The obvious limit is the size of an atom. You can't possibly make a channel shorter than that, but with silicon, problems known as short channel effects kick in well before you get down to that size.  One problem is what's called drain-induced barrier lowering.  When the channel is too short, the drain's electric field wipes out the barrier that the gate is supposed to create.  It's as though the electron is a marble not sitting on a track but resting on a squishy block of foam a few inches away from a heavy brick.  If you put the brick far from the marble, then the foam in between will keep the marble from rolling down.  It will only fall toward the brick if you compress the foam, just like a transistor's gate only lets electricity reach the drain when it's open.  But if you push the brick too close, the depression around it reaches all the way to the marble.  That marble's rolling whether you touch the foam or not.

The same thing happens with the drain's electric field.  Another issue is surface scattering, where the electrons in the channel get distracted by the charge on the gate and bounce off tiny imperfections in the channel's surface, and then of course there's quantum mechanics, the branch of physics that deals with the super tiny.

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In quantum mechanics, things don't always work the way you would expect based on the everyday scale we're used to.  Quantum mechanics says an electron's location is sort of a smear.  If the channel is short, it's easy for them to tunnel where they just show up on the other side even when the transistor is supposed to be off.  One solution is to make the channel not just super short but super thin, like by using MOS2 . Since the molybdenum is only an atom thick, the gate's electrical field can control the channel better, like how it's easier to squeeze off a centimeter diameter hose than a 15 cm one, and because MOS2 is a perfect sheet, there's no surface roughness or even interior atoms for electrons to bump into.  They just glide along.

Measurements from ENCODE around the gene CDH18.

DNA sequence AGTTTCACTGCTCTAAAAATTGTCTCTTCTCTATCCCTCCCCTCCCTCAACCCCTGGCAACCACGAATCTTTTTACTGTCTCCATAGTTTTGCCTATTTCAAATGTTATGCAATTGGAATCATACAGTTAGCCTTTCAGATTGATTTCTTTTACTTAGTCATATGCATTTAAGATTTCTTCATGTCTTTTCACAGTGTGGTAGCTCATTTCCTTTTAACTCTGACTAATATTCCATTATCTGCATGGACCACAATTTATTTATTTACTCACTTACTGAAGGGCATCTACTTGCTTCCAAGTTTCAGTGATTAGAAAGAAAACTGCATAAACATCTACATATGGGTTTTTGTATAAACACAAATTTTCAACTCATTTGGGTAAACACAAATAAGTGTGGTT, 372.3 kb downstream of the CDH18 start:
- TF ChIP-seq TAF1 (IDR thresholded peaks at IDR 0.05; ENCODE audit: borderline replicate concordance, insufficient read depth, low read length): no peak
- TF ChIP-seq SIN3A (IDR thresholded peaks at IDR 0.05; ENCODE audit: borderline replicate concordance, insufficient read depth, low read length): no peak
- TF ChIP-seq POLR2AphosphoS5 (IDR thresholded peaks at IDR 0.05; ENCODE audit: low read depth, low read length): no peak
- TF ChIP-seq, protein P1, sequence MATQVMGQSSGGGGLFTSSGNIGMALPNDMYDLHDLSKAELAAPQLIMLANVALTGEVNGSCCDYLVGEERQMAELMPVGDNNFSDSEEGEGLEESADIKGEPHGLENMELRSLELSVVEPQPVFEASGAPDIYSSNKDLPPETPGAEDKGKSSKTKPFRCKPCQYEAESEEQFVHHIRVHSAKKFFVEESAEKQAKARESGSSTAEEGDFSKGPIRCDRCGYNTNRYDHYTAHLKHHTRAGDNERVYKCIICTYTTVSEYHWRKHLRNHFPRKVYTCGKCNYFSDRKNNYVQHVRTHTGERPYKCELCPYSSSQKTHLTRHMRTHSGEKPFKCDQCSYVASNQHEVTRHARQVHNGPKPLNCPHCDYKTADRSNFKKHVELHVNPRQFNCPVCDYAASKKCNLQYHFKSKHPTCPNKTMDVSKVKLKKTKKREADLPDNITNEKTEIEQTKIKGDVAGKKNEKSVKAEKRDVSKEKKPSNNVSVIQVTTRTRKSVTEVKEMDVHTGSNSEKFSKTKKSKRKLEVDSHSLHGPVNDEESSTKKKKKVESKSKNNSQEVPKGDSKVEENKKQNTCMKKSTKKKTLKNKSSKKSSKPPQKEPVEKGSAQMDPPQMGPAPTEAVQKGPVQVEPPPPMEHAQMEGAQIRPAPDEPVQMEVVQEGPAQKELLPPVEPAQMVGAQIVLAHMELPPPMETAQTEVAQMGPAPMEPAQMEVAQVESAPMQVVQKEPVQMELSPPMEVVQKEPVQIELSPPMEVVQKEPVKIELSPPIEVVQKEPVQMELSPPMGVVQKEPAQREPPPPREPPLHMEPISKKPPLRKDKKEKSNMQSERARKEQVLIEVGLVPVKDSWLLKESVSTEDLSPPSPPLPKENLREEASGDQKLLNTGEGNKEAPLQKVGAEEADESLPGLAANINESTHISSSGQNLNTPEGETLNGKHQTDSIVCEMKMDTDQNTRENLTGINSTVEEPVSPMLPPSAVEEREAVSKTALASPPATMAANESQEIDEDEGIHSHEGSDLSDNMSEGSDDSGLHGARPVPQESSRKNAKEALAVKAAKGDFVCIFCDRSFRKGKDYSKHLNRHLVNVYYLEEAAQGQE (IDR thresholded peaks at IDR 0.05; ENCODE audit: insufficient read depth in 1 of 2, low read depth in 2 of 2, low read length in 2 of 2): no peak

MOS2 also has some bonus features unrelated to thickness.  For instance, getting electrons moving in it at all takes more of a kick, so electrons tunnel across the channel or leak via barrier lowering so rarely it's hard to even measure . Of course, it's not all rainbows and unicorns.  Short channel effects do still show up in MOS2.  They just aren't as strong.   Also, short channels aren't the only size limitation.  Chips with tiny transistors have to pack a lot of power-hungry circuitry into a small space, making them hard to cool.

An even bigger problem is the copper connections that wire transistors together.  If we miniaturize those further, forcing electrons through them starts to take too much power.  Then there are the challenges of manufacturing the MOS2 itself.  Finding ways to grow and manipulate MOS2 with the same cost and versatility as silicon would take enormous investment, but people are working on solutions to all of these problems and if electronics are going to keep improving the way we've come to expect, we may need MOS2 or its two-dimensional relatives.

So despite the challenges in the world of semi-conductors, it's an exciting time to be flat.

Thanks for watching this episode of SciShow and thanks especially to our community on Patreon.  It's because of you that we're able to do deep dives into technical but super important topics like this one.